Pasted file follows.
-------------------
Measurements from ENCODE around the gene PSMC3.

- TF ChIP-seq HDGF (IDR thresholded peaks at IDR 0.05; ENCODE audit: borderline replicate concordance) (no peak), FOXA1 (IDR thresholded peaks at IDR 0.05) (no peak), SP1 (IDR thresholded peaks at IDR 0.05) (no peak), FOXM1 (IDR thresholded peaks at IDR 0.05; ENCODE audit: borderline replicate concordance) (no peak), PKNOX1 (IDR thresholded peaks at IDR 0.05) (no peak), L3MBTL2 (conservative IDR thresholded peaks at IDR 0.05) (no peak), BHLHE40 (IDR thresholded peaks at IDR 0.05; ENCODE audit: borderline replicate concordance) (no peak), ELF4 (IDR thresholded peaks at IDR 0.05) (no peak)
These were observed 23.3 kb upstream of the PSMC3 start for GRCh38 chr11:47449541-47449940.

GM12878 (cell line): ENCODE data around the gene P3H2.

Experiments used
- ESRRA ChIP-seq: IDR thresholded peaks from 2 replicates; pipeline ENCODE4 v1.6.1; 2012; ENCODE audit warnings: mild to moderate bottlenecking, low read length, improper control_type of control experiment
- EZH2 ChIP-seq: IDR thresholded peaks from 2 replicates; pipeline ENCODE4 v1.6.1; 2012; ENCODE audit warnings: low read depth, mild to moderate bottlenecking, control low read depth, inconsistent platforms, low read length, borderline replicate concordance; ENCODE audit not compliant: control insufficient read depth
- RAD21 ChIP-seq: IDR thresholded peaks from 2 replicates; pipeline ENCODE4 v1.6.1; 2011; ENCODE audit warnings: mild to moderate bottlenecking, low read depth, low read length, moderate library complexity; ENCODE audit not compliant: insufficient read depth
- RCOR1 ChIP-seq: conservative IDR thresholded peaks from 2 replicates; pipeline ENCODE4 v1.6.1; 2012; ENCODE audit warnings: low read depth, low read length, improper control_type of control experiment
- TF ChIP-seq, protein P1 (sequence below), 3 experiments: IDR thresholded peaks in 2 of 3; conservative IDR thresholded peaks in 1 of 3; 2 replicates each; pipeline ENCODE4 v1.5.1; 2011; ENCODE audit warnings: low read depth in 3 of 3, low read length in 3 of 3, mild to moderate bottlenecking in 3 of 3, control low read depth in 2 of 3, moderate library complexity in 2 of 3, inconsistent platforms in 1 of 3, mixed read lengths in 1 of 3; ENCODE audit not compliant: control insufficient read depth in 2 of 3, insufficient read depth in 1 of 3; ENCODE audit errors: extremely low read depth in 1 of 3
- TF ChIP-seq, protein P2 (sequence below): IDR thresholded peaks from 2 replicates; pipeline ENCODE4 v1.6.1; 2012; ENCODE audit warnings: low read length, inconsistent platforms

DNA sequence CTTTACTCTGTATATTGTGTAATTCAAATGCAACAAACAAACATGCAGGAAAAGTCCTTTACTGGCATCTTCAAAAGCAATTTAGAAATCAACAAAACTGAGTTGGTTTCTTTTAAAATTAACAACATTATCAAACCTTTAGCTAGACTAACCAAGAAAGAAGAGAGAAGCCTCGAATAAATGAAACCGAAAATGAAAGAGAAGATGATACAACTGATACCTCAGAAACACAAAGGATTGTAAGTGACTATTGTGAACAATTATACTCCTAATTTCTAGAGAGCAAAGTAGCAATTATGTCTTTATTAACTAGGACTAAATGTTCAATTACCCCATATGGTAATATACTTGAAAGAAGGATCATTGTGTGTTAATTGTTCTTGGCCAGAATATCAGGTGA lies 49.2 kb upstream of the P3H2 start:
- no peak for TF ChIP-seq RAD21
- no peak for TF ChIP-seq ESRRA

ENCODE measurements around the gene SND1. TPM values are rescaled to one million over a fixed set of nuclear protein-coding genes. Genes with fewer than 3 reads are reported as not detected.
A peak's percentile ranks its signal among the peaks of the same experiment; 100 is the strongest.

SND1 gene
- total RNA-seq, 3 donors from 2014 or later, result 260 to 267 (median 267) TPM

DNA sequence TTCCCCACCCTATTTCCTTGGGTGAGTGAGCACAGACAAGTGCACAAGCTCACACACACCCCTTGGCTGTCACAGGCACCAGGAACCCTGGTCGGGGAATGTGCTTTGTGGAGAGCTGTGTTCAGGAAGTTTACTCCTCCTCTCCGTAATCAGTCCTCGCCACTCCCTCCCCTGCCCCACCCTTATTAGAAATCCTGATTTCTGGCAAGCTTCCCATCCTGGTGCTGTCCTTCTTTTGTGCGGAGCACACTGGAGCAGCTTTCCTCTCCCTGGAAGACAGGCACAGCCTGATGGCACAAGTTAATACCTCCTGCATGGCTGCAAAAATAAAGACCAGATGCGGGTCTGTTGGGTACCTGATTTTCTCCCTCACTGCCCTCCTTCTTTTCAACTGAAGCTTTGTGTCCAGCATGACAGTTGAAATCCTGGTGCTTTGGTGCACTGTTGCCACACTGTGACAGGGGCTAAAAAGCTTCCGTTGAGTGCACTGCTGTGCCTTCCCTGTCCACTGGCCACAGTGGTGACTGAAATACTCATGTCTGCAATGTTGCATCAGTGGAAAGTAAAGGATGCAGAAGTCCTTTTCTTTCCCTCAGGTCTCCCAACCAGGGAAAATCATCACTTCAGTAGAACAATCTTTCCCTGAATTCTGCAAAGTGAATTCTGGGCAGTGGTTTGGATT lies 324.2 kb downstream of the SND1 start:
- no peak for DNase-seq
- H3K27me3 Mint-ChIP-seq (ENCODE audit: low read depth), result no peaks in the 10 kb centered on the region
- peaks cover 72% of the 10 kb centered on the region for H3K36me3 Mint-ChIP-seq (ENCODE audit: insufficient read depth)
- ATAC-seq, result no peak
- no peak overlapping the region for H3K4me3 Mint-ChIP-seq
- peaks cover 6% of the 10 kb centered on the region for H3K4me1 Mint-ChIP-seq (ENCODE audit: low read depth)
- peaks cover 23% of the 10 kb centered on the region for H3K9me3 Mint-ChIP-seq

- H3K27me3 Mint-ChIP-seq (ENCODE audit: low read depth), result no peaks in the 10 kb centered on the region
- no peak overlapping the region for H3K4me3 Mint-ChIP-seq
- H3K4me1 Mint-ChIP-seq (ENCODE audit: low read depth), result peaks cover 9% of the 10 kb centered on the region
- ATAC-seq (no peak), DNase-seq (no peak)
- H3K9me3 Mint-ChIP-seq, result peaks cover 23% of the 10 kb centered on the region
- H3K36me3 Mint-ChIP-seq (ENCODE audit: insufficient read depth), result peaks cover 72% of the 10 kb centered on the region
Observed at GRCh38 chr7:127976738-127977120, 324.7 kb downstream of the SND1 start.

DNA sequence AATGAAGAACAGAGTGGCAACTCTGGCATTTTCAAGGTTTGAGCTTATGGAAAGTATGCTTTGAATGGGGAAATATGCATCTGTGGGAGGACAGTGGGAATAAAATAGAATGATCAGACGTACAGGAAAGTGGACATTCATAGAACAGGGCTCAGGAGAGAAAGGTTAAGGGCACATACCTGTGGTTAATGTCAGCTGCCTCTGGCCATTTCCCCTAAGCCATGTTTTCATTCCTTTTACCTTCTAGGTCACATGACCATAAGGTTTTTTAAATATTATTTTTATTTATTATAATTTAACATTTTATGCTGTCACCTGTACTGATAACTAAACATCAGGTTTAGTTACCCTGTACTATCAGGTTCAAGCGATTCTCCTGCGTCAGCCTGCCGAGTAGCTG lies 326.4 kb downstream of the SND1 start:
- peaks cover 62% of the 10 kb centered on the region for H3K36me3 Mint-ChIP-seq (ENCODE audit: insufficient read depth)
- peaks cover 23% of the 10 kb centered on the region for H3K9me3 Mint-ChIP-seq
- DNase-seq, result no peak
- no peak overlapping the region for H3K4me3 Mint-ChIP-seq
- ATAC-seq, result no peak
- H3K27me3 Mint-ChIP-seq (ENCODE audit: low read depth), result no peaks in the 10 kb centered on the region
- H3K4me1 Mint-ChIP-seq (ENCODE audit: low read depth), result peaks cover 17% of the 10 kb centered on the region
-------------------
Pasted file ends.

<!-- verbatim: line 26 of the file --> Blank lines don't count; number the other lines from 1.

- peaks cover 23% of the 10 kb centered on the region for H3K9me3 Mint-ChIP-seq